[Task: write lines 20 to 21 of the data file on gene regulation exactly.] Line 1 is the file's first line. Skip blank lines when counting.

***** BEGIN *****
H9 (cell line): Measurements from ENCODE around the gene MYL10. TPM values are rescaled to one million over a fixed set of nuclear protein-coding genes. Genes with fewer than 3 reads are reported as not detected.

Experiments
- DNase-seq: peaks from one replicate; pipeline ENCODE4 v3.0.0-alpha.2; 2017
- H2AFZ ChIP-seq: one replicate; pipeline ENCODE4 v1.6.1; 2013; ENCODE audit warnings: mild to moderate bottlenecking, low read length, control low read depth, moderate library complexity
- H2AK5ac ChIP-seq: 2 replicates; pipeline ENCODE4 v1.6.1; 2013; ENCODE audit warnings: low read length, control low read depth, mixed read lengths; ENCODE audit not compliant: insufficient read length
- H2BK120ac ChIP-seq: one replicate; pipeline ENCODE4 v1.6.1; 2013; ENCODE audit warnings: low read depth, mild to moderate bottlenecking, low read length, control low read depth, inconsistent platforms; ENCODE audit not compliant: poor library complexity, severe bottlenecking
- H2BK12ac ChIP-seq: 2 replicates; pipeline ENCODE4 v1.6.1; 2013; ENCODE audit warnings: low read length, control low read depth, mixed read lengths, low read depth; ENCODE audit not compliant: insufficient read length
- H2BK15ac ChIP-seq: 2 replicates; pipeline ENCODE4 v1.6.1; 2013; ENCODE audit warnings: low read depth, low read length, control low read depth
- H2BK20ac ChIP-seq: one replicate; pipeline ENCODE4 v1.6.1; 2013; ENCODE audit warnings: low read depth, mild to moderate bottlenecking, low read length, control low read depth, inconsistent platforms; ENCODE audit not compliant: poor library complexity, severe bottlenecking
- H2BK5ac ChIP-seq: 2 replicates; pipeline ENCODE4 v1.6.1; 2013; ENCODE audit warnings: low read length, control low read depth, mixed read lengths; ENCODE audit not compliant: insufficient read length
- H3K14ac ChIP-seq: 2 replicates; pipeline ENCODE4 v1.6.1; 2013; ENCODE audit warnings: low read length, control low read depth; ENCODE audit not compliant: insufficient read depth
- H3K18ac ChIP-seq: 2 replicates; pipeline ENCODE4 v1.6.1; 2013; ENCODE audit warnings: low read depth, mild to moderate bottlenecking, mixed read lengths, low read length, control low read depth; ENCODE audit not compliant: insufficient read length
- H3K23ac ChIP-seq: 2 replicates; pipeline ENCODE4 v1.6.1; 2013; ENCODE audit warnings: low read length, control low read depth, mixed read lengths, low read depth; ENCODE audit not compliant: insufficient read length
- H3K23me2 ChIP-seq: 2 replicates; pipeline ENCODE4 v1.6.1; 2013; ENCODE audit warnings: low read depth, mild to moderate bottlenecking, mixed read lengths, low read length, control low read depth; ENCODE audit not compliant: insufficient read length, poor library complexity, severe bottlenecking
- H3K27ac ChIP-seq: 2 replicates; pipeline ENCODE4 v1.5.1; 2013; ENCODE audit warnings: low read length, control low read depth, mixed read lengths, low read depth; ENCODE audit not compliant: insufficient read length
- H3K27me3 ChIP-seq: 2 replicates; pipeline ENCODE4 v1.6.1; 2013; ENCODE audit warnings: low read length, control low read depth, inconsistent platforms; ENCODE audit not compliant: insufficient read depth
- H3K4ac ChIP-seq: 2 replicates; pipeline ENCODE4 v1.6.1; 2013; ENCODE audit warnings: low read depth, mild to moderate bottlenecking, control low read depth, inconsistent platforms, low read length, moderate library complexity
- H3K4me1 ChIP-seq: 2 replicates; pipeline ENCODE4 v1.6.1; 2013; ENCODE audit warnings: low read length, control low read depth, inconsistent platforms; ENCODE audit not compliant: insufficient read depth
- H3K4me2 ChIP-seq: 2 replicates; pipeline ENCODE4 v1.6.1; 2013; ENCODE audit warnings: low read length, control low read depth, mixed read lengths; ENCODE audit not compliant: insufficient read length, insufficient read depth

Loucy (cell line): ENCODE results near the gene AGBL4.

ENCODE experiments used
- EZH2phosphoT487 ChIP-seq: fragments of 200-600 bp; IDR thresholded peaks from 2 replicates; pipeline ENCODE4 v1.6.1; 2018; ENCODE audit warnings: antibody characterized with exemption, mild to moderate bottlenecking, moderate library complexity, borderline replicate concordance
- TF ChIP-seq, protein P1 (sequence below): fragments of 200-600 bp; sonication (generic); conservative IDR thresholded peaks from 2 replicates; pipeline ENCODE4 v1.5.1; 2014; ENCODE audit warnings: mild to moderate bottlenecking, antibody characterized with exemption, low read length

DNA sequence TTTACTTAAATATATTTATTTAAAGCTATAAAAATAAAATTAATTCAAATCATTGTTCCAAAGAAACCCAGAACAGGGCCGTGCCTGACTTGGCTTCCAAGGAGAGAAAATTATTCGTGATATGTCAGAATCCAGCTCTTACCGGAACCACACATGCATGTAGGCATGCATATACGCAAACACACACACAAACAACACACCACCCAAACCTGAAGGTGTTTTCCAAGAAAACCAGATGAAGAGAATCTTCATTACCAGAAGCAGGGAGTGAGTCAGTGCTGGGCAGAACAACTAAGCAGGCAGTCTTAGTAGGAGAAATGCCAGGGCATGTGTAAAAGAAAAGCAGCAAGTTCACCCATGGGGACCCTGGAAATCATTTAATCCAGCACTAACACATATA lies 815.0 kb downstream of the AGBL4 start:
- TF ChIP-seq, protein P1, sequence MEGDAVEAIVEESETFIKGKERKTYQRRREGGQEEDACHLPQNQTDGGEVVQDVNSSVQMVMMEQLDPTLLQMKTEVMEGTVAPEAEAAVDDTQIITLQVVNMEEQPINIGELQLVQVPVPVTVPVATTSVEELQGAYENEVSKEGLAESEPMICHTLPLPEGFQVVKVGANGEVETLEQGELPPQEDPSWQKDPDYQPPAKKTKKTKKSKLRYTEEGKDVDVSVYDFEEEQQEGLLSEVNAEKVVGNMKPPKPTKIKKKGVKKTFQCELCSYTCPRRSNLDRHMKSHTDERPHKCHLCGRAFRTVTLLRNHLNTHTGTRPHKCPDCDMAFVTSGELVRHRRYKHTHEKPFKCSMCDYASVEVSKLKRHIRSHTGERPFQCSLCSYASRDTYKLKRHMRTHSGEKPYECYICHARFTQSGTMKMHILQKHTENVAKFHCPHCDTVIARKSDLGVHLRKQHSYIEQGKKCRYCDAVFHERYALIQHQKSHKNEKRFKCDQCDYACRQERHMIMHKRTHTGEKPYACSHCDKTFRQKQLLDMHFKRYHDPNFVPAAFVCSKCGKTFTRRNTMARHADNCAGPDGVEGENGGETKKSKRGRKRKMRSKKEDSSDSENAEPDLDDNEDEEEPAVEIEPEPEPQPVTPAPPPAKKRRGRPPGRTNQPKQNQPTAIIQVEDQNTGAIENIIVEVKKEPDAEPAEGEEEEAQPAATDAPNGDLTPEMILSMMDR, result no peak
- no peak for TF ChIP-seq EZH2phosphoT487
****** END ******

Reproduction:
Loucy (cell line): ENCODE results near the gene AGBL4.

ENCODE experiments used